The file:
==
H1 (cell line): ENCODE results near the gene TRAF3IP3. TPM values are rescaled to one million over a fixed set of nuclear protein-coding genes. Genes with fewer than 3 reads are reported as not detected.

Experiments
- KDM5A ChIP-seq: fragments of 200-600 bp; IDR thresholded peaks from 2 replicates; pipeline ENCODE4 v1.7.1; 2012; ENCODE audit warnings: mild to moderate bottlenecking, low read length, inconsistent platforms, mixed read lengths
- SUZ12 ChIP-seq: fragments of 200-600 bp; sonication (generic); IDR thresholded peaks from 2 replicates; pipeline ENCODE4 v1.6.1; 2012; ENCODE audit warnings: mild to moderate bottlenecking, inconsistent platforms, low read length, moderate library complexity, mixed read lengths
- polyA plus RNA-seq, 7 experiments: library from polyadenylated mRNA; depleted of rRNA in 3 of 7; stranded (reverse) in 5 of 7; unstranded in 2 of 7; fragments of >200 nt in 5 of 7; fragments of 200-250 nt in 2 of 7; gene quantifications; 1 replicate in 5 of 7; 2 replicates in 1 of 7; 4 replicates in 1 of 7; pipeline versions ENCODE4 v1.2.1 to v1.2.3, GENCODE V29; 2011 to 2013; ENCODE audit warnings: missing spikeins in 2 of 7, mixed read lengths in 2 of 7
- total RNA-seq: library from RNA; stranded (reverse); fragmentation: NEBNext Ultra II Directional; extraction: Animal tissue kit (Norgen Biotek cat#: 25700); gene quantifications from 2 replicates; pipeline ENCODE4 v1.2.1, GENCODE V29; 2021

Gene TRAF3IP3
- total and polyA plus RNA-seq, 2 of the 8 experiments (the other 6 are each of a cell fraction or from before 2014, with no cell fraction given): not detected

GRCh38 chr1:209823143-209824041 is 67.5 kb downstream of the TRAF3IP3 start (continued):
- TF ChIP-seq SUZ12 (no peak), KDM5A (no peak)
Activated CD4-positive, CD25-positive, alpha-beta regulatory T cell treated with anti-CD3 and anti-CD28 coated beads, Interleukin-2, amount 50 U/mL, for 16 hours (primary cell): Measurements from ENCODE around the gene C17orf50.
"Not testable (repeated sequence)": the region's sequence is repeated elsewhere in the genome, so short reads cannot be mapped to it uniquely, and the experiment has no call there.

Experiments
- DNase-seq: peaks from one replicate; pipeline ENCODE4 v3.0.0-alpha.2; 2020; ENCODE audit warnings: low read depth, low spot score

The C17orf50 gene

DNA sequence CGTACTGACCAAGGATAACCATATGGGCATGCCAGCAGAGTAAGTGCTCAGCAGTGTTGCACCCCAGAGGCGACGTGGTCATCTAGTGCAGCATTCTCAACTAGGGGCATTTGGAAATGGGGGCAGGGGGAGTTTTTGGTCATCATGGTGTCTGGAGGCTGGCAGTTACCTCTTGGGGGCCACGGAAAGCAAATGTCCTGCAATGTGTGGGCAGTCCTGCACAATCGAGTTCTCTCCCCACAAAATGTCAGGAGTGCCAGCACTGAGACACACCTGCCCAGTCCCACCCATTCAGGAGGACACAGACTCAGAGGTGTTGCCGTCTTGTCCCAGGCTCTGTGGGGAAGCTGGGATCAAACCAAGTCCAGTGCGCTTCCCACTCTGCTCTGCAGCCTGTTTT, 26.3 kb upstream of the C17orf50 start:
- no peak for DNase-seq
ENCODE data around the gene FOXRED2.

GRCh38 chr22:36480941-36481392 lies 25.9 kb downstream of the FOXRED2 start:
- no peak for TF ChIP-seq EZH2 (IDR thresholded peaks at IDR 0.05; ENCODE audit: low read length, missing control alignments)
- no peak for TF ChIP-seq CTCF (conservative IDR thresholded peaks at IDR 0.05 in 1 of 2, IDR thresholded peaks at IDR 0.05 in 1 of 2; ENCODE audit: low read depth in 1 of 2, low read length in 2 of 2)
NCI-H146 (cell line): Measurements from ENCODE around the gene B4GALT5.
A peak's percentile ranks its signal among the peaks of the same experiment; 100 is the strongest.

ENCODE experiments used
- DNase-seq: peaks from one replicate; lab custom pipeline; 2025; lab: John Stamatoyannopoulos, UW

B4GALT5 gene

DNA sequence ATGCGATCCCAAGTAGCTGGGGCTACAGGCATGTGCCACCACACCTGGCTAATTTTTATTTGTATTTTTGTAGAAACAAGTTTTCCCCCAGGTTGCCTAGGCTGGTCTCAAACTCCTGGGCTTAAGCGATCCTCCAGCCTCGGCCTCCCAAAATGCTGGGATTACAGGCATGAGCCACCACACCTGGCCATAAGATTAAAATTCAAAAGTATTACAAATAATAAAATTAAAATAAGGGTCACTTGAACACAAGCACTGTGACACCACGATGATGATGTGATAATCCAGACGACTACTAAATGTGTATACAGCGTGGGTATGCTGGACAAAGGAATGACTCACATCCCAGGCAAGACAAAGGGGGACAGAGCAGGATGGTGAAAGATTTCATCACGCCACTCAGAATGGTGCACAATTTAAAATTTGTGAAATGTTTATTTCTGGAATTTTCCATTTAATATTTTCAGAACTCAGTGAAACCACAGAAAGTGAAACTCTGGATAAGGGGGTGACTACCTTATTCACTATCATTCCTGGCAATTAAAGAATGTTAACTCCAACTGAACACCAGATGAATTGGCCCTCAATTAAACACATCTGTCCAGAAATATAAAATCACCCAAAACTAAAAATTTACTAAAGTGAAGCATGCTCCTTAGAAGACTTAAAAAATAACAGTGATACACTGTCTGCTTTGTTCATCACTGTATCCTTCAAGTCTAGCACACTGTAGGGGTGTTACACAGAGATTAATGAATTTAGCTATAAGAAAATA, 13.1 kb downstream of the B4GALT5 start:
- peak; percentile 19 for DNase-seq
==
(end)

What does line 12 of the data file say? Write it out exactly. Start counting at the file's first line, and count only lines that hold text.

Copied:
"Not testable (repeated sequence)": the region's sequence is repeated elsewhere in the genome, so short reads cannot be mapped to it uniquely, and the experiment has no call there.